By Debra O'Connor
Posted: 03/28/2011 12:01:00 AM CDT
The college senior in Colorado felt cheated when for $23 per page she ordered a custom-written term paper from a Twin Cities company and it wasn't delivered on time.
Never mind that she was cheating by passing off a paper written by a stranger as her own. She complained to the Better Business Bureau about Essaywritingcompany.com, owned by Jordan Kavoosi of Farmington.
"I ordered it, and they were supposed to have it back to me within four days," she told the Watchdog. "I constantly emailed. Nobody replied to me. Then (Kavoosi) calls me and says under no circumstances am I going to get a refund."
It wasn't the first complaint filed against the company, which has resolved most of those registered with the Minnesota BBB.
But President and CEO Dana Badgerow calls Kavoosi an "entrepreneur who is skating on the thin edge of legality, and for sure he's plunged into what we think is unethical behavior."
The Watchdog, whose favorite part of academic life was writing term papers, asked Kavoosi if he had any problem with making a living by enabling students to commit academic misconduct that, if caught, can result in failing grades or worse.
"It doesn't bother me at all. I just see it as a business. It's as if I was selling shoes," Kavoosi said. "I just chose something that would make money ... and was kind of catchy and would help people out.
"People are too busy, and that's why we exist."
His Colorado client, who said she has disputed the credit card bill for her term paper, would agree with that.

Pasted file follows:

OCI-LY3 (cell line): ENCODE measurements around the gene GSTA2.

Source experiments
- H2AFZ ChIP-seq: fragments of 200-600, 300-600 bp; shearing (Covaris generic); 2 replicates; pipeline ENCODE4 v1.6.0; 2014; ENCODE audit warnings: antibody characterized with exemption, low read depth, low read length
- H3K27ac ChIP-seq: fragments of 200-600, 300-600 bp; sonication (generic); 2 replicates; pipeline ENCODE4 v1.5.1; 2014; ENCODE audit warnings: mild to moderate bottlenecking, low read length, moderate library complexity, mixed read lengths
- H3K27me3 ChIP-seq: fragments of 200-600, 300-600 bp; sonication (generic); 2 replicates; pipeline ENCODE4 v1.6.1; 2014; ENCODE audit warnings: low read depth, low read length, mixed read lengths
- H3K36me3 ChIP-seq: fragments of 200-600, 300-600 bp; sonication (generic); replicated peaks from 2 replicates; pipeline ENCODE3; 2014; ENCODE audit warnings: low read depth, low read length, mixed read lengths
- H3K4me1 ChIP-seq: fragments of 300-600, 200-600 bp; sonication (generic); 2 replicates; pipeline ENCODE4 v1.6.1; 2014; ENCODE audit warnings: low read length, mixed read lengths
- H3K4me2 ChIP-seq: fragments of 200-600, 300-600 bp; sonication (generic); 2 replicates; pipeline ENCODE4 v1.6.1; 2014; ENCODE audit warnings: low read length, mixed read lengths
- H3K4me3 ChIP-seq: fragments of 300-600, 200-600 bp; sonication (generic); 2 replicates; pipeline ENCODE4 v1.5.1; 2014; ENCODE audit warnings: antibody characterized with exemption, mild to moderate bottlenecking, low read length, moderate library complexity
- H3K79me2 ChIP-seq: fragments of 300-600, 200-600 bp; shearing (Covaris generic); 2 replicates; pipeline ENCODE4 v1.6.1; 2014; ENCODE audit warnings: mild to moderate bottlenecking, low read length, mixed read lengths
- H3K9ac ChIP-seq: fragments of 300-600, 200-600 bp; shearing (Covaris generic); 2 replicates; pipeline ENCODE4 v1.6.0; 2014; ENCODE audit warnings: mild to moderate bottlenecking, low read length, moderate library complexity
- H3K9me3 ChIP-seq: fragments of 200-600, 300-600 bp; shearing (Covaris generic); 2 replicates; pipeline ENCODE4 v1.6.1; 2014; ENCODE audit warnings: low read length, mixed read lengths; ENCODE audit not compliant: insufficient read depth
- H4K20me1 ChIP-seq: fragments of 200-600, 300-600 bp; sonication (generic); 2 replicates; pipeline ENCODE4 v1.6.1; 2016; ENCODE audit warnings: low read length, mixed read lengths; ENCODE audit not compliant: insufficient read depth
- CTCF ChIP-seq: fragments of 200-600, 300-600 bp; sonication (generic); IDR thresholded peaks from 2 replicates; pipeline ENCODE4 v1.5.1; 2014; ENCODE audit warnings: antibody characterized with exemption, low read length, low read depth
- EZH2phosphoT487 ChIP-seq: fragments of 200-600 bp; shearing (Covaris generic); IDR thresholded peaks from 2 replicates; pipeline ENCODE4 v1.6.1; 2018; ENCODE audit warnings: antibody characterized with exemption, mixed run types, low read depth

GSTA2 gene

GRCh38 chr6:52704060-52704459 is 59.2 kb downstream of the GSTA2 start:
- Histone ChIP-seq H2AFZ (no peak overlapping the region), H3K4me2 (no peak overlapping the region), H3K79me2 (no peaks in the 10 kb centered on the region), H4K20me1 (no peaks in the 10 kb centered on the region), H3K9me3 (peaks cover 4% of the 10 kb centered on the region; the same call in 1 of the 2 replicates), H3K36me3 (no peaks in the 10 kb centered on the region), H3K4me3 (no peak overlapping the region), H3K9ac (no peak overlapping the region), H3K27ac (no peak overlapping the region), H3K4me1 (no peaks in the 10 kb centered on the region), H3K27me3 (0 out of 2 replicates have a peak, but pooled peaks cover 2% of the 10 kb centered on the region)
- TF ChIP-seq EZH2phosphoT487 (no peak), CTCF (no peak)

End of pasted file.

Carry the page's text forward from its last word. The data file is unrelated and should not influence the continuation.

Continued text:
She has used Essaywriting company.com and other such companies because, she said, "I work full time and I go to school full time and I'm a single parent. Lack of time, basically."
Dubious claims — specifically the one guaranteeing an "A" grade — prompted the BBB to go "secret-shopping." For $40, the BBB purchased a two-page paper titled "The Ethics of Advertising to Children," then took it to Dan Wackman, a professor in the University of Minnesota School of Journalism and Mass Communication who teaches the topic.
He gave it a "C."
Wackman knew that it was purchased from a company, but that didn't affect his grading, he said. He had concrete reasons to mark it down: It cited unidentified sources, it was unfocused and it failed to refer to recent dramatic changes affecting the topic.
Every class syllabus at the U is required to have a section on academic misconduct, including plagiarism and cheating, Wackman said. Each instructor denotes a consequence such as getting an "F" on the assignment or flunking the entire course.
But that's not the only bad consequence of buying a term paper, he said.
"When students skip the steps of actually doing the work, which is when the learning occurs, they're cheating themselves," he said. "That woman is cheating herself. It's her own loss."
To ask the Watchdog for help, go to TwinCities.com/watchdog, call 651-228-5419 or email email@example.com.
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